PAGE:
A trust is basically an agreement where a single person or a married couple (the grantor or creator) give their assets to another person who acts as the trustee (manager) and the trustee holds it for the benefit of the third person who is the beneficiary. The grantor(s) act in three capacities: grantor, trustee and beneficiary, while alive. The trustee will manage the trust assets just as they always have.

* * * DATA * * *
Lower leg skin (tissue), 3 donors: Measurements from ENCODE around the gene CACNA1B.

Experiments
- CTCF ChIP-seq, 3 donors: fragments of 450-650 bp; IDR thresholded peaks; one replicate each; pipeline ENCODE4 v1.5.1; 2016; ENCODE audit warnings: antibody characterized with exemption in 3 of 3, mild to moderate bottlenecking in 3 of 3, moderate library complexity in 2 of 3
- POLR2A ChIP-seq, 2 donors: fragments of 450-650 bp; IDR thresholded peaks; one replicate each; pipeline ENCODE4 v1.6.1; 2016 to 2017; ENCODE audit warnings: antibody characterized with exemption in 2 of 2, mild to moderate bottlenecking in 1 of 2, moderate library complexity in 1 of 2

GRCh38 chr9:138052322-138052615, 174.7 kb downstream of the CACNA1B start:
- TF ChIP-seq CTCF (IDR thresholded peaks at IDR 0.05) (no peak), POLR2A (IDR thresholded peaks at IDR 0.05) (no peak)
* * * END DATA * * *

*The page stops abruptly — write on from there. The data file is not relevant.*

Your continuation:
So a trust is a legal way to hold assets. It sets out who the beneficiaries are during the lives of the grantors and who the beneficiaries are after the grantors pass; who the trustees are; and how the trust will be administered. As far as benefits, a revocable living trust saves your family time and money by avoiding probate -- the court controlled process which is expensive and time-consuming. A trust confers several other benefits as well. Unlike a will, a trust has provisions for a successor trustee when a trustee becomes incapacitated and is no longer able to manage the trust assets. So that avoids the necessity for a possible conservatorship where you have to go to court and have someone appointed to act for the incapacitated person. That is a very expensive and lengthy process. Good estate planning avoids that. Another benefit is that a trust is harder to contest than a will. So if there is a dissatisfied family member who wants to get in a fight and contest it, the trust makes it more difficult.